Domestic violence is one of those phrases that is often whispered and when said aloud results in a number of negative images, judgments and blame. Domestic violence is believed to be one of the most underreported crimes and is often misunderstood by the general public. Misperceptions of domestic violence can have a deleterious impact on individuals experiencing the abuse, victim’s willingness to report the abuse, and ultimately, the community’s willingness to convict perpetrators of abuse.
Most commonly, the public views domestic violence as a “spat” or a fight that got out of control between a couple. This suggests that domestic violence occurs because one partner is angry and loses their temper. However, the definition of domestic violence takes into account a pattern of behavior throughout time and is most often not classified by a single incident. In domestic violent relationships, abuse is pattern of behavior that occurs given time where one partner utilizes abuse to control the other partner.
May not leave bruises
Most commonly, individuals think about domestic violence as a form of physical abuse. However, there are several form of abuse that can be used to exert control over a partner: Emotional, economic, sexual, isolation, intimidation, coercion/threats, use of children, immigration status, minimizing and blaming.
Getting into your head
Emotional abuse is the most common form of domestic violence. Perpetrators of abuse often use fear, guilt, threats and intimidation to gain control of victims. At Bright Future Foundation, we often work with victims who are reluctant to contact the police, as the perpetrator has used the guilt-ridden line, “how would the children feel if they saw me be arrested?”
Domestic violence can take several forms, however, the abuse often follows a specific pattern, most frequently referred to as “the cycle of violence.” Typically, victims of domestic violence report a period of “tension building” where a victim feels that they are walking on eggshells around their partner. Fearing that they will further upset their partner, victims often go out of their way to “keep the peace” and avoid “rocking the boat.” Following this, there is frequently “abusive incident.” As discussed above, the incident may or may not include physical abuse. Following the “incident,” there is the “honeymoon phase.” In this phase, the perpetrator asks for forgiveness and often makes promises that the abuse will not occur again.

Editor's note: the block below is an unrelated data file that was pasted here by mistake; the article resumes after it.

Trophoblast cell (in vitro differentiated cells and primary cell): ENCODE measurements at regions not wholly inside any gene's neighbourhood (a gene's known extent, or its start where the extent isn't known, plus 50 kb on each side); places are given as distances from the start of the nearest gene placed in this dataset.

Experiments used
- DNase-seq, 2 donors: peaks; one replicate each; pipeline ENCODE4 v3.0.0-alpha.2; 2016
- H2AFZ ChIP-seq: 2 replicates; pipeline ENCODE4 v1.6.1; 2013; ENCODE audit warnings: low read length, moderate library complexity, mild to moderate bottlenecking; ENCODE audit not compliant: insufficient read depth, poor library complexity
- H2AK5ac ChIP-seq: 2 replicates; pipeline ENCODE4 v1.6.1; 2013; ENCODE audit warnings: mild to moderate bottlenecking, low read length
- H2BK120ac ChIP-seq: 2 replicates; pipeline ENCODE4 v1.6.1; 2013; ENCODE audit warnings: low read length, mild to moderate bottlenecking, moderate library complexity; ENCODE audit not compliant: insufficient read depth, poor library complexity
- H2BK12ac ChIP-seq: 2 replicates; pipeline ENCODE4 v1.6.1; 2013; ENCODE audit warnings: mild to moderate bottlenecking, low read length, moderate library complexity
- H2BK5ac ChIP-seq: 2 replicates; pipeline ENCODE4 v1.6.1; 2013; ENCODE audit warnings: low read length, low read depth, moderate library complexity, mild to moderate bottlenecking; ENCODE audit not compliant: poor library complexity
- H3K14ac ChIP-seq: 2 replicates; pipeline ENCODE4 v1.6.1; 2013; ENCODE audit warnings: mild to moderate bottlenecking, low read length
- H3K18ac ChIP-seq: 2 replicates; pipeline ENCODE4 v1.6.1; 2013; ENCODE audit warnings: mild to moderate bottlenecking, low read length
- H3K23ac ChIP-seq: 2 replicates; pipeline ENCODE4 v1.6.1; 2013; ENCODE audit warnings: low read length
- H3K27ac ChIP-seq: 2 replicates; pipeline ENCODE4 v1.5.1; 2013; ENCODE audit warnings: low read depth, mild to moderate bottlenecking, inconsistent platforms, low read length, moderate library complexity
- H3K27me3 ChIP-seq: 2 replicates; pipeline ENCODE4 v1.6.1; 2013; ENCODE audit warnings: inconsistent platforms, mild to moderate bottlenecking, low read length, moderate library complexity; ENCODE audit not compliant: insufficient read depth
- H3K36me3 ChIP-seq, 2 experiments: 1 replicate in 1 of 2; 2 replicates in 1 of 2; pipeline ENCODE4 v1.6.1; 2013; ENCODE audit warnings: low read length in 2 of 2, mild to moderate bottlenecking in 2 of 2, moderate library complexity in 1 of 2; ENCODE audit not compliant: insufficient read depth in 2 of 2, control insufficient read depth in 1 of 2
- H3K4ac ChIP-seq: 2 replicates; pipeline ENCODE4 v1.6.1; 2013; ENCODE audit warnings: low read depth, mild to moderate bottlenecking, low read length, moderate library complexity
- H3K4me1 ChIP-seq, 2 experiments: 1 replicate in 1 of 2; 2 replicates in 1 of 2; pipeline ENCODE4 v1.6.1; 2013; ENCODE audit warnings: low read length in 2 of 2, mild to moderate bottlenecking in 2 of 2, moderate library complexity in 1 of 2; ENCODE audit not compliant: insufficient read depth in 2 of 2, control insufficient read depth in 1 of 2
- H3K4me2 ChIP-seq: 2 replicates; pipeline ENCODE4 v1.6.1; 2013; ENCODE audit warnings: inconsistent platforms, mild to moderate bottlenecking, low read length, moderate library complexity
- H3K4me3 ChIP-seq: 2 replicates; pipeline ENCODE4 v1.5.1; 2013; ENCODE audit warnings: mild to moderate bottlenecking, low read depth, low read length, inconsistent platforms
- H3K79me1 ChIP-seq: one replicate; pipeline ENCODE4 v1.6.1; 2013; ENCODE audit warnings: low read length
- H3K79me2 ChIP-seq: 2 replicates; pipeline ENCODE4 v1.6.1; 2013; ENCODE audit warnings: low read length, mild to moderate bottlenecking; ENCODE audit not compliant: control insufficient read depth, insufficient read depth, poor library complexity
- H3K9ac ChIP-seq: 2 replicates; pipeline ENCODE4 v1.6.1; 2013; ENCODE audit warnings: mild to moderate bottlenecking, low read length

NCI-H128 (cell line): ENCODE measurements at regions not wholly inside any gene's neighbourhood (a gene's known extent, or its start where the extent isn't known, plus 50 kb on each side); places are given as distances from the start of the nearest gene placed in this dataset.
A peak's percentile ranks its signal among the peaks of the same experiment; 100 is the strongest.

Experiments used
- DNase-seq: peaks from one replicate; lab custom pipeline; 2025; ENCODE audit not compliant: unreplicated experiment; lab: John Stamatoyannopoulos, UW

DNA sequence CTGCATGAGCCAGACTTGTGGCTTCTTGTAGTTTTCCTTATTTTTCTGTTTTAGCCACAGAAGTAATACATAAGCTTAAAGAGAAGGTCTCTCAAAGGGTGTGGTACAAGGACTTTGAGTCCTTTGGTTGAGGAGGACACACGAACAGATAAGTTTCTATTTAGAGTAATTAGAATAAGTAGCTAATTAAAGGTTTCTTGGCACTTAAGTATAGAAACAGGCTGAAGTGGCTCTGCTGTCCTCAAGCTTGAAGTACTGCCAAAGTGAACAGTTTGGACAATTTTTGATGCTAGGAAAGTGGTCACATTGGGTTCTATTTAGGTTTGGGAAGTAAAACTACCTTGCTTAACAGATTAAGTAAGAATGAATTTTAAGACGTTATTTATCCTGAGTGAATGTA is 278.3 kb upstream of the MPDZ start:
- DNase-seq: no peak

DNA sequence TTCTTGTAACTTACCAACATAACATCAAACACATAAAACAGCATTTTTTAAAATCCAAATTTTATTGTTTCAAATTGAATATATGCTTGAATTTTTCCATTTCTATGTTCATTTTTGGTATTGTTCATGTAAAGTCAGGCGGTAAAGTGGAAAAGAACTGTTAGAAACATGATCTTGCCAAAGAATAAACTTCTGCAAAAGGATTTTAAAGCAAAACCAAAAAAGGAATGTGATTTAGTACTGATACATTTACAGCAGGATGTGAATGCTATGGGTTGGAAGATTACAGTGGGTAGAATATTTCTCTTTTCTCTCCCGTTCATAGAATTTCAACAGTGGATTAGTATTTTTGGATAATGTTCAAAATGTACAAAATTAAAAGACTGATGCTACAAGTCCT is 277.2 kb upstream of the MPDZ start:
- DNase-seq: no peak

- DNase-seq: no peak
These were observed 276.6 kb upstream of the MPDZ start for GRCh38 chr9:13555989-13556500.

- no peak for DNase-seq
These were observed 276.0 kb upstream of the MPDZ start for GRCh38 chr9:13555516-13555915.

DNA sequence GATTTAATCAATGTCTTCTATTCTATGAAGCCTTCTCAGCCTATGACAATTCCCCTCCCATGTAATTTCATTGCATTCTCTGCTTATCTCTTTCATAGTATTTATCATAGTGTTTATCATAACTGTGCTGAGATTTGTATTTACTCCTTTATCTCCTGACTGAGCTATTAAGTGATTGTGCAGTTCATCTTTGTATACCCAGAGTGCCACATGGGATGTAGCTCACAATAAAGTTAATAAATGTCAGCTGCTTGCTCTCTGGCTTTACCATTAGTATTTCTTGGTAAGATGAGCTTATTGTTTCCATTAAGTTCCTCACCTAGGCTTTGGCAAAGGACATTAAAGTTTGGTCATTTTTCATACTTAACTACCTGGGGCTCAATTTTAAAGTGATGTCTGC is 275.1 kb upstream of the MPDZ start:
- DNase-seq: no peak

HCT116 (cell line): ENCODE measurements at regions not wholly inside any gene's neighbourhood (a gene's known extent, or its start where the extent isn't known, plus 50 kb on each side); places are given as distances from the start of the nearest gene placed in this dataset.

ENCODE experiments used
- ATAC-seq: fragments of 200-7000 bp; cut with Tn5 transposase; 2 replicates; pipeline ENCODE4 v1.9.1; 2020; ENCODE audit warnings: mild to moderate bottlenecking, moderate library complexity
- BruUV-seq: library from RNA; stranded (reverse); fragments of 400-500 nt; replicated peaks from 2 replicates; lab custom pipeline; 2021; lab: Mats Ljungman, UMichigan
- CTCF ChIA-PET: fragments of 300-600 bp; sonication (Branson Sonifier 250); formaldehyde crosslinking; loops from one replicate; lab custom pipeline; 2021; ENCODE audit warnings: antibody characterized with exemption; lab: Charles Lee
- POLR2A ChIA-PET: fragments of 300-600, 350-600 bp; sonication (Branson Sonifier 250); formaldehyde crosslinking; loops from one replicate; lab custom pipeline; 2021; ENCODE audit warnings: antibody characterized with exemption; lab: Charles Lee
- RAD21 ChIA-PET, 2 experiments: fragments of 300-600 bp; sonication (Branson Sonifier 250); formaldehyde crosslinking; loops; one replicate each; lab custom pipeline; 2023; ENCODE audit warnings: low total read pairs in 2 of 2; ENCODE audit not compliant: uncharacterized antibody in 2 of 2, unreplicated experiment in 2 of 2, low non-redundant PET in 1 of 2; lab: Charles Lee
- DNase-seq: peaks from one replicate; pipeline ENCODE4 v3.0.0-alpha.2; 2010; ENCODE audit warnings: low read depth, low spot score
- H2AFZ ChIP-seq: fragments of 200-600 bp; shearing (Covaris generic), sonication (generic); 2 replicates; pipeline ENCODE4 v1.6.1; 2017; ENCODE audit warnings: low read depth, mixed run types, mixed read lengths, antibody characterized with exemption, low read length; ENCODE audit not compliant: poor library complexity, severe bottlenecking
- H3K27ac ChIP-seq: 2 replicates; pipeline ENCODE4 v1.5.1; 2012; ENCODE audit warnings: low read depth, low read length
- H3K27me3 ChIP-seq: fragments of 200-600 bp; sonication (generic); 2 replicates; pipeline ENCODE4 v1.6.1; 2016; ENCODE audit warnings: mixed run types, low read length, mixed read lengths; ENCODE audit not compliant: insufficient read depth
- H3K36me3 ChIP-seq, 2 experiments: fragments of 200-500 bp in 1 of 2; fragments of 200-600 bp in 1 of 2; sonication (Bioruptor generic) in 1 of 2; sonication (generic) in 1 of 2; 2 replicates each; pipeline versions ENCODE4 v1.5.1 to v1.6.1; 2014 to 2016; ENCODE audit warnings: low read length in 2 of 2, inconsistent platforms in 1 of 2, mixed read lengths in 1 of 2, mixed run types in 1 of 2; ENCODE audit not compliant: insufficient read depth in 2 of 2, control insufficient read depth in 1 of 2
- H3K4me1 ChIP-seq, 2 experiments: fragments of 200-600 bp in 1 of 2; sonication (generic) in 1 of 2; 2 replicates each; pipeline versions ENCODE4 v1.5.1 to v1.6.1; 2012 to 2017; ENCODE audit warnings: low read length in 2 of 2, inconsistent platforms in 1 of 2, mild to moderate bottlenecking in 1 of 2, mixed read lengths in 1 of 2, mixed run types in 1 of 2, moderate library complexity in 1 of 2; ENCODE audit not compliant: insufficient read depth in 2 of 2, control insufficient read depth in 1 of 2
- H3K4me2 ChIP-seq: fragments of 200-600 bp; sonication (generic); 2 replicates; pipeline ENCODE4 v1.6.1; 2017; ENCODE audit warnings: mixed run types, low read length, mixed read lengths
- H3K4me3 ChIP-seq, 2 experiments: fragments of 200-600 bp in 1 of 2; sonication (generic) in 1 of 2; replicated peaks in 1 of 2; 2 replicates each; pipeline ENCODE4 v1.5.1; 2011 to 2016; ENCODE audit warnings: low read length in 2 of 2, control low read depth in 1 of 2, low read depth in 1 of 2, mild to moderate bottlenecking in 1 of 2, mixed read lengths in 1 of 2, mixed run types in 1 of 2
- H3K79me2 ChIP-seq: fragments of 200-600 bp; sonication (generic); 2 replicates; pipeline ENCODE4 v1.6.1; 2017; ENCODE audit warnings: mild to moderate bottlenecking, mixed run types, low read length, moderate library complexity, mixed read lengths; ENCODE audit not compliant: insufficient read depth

Why do victims stay?
As a domestic violence services agency, we are frequently asked why women stay in abusive situations. The truth is, there are several legitimate reasons. The most compelling reason to stay in an abusive relationship? The victim is in love. Although victims of domestic violence most often want the abuse to end, they frequently do not want to relationship to end. When a perpetrator of abuse promises to change, victims want to believe them. As such, this makes the honeymoon phase the most powerful phase within the cycle of violence.
In addition to being in love, there are several additional reasons why a victim may stay in an abusive relationship.
• Fear of further abuse.
• Fear of abuse against children.
• Lack of economic resources to leave the abuser.
• Leaving an abuser may mean leaving the home, the children’s school, a job ...
In Colorado, one in four women are victims of domestic violence during their lifetime. Almost half of all murders in Colorado are committed by an intimate partner. In Eagle County, Bright Future Foundation serves over 600 victims each year.
Sheri Mintz is executive director of the Bright Future Foundation. The Bright Future Foundation serves Eagle County by empowering individuals and families affected by domestic violence and sexual assault to lead safe, productive lives through prevention services, advocacy, crisis intervention and recovery services.